The "Nation" and The "Envelope"
THE STORY OF THE QUILT SQUARE, “THE NATION” AND “THE
ENVELOPE” BY MT. PISGAH EXTENSION HOMEMAKERS CLUB FOR HARNETT
COUNTY HISTORICAL QUILT, 1989
quilt square entitled "The Nation”, a replica of the masthead of the handwritten newspaper,
was from a copy of the first newspaper known to be published in Harnett
County. This was a handwritten weekly newspaper edited and published by
the late John McLean Harrington (November 2nd, 1839 -April 3rd, 1887)
and predates the War Between the States. About 100 copies of the
newspaper were written and distributed from "Buffalo Springs",
a thriving community at that time said to be near Barbecue Church. Its
business centered around the turpentine industry. With the coming of the
Western or Coalfield Railroad and the Salem Plank Road, the little
village died. When Mr. Harrington edited "The Nation", he was
only about 18 years of age.
that under the title, "The Nation", it is sub-titled "The
Voice of the Nation Must Be Heard". Under that is written Vol. 1
-Buffalo Springs, Saturday, May 22nd, 1858.
to the late Harnett County historian, Malcolm Fowler in "They
Passed This Way", page 151, "The Nation" was a newsy
newspaper handwritten on both sides of a sheet of paper 12 x 16 inches
and then folded letter-sized for mailing. It was decidedly
pro-Democratic. For instance, on the editorial page, Mr. Harrington came
out strong for the following candidates in 1858: John W. Willis for
Governor, Major John G. Gilmore for the State Senate, and R. C. Belden
for Sheriff. Even though he was not old enough to vote, he was,
apparently, acting as a mouthpiece for his favorite candidates.
Harrington had also written and published a handwritten paper or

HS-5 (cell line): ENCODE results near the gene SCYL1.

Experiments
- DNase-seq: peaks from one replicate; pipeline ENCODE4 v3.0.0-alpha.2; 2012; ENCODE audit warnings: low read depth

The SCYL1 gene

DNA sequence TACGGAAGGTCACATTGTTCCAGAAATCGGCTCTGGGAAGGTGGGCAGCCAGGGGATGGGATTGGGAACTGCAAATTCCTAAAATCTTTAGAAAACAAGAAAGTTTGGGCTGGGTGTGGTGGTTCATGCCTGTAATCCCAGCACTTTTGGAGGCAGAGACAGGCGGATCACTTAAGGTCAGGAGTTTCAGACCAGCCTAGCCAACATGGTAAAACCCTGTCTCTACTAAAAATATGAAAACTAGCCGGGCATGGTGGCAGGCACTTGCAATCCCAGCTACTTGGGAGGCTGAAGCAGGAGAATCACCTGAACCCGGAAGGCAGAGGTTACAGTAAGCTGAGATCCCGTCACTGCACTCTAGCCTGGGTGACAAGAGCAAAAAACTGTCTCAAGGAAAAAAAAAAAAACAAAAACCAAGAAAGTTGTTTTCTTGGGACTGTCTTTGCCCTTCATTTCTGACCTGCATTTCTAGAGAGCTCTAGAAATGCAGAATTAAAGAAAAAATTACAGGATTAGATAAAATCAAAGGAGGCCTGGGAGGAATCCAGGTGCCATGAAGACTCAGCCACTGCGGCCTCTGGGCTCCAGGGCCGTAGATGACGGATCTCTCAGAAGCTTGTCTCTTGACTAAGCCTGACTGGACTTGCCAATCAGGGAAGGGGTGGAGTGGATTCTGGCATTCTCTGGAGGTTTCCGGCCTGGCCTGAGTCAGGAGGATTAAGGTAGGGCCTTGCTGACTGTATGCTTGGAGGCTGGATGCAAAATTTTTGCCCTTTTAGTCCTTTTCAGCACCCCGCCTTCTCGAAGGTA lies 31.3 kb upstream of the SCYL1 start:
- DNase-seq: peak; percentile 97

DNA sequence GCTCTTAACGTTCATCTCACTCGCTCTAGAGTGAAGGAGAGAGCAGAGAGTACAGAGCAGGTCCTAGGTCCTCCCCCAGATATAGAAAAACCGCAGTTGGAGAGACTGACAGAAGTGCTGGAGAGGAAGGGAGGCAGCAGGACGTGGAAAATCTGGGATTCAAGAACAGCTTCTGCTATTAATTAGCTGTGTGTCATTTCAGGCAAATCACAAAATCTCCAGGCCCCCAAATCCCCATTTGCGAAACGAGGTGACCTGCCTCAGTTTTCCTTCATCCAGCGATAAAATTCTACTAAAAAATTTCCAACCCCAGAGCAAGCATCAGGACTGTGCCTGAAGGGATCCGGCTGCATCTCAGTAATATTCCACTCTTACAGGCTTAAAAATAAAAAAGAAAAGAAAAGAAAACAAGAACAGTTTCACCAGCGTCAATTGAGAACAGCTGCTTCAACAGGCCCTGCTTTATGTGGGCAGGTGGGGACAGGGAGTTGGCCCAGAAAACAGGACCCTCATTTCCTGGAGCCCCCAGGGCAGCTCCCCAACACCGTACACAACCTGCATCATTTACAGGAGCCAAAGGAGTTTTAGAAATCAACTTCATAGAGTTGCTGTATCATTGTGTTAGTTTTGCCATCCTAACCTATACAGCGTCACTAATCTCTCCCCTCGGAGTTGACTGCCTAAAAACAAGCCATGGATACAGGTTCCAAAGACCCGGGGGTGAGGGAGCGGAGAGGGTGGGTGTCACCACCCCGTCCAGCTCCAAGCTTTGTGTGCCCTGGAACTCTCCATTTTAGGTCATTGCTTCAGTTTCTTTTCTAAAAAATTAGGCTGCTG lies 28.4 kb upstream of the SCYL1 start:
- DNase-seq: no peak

magazine of 28 pages 8 x 10 inches in size called "The Young
American". It was devoted to news, literature, prose, poetry, and
news items and advertisements at home and elsewhere. The terms for this
magazine, "The Young American" was $0.20 a copy or $2.00 per
year, payable in advance.
1860, when he was about 21 years of age, John McLean Harrington began
publishing "The Weekly Eagle". This was continued until the
coming of the Civil War, when it was impossible to get the paper needed
to continue his publications.
Harrington was a very talented and versatile person, whose work also
included teaching as early as age 15 and during and after the war,
bookkeeping for J. and D. C. Worth, merchants, later operating a Post
Office, and some surveying.
of Mr. Harrington's handwritten newspapers are said now to be in the
Duke University Library and a few in the Carolina Room of UNC.
quilt square with "The Envelope" was mailed at Harrington Post Office on May 26, 1883
and addressed to Captain S. A. Harrington, Raleigh, North Carolina. Note
that the U. S. Postage was 3 cents.
Post Office represents the rural post offices that dotted the country
side in the 1800's and very early 1900's. Harrington Post Office was
located in western Harnett County about one and a half miles east of Mt.
Pisgah Church on the property of Rhett Denise Thomas, daughter of the
late Ruby Harrington Denise and a descendant of Nannie McCormick
Harrington and James Harrington. She is also a relative of the late John
McLean Harrington, bachelor, who published the newspaper, "The
Offices of this period were a definite convenience for rural people.
There were very few paved roads. On this particular road at that time,
traveling would sometimes be difficult due to the fact that the road
would become muddy during wet weather. Many of the customers would
travel once or twice a week, either walking, or driving a house and
buggy or wagon to pick up their mail, doubtless, there would be time for
conversation and catching up on the community news.
were several who served as postmaster of the Harrington Post Office. The
first one was William Dalrymple Harrington. Others who served were James
Harrington, John McLean Harrington, Nannie McCormick Harrington, and
Post Office continued to serve several miles of the Mt. Pisgah area
until about 1909, when it was replaced with Rural Free Delivery from the
Broadway, North Carolina Post Office - the RFD carrier being the late
John A. McLean. The late Bob Sloan was carrier on the other route.
However, Harrington, like other rural post offices served the area for
more than a half century.
Written by: Myrtle
H. Sykes (Vernon), President
Mt. Pisgah Extension Homemakers Club
Fowler - They Passed This Way
"The Envelope" Row
3, Number 13
Member Mt. Pisgah Extension Homemakers Club
"The Nation" Row 3, Number 17
Embroidery by: Joy
Howington- For Mt. Pisgah Extension Homemakers Club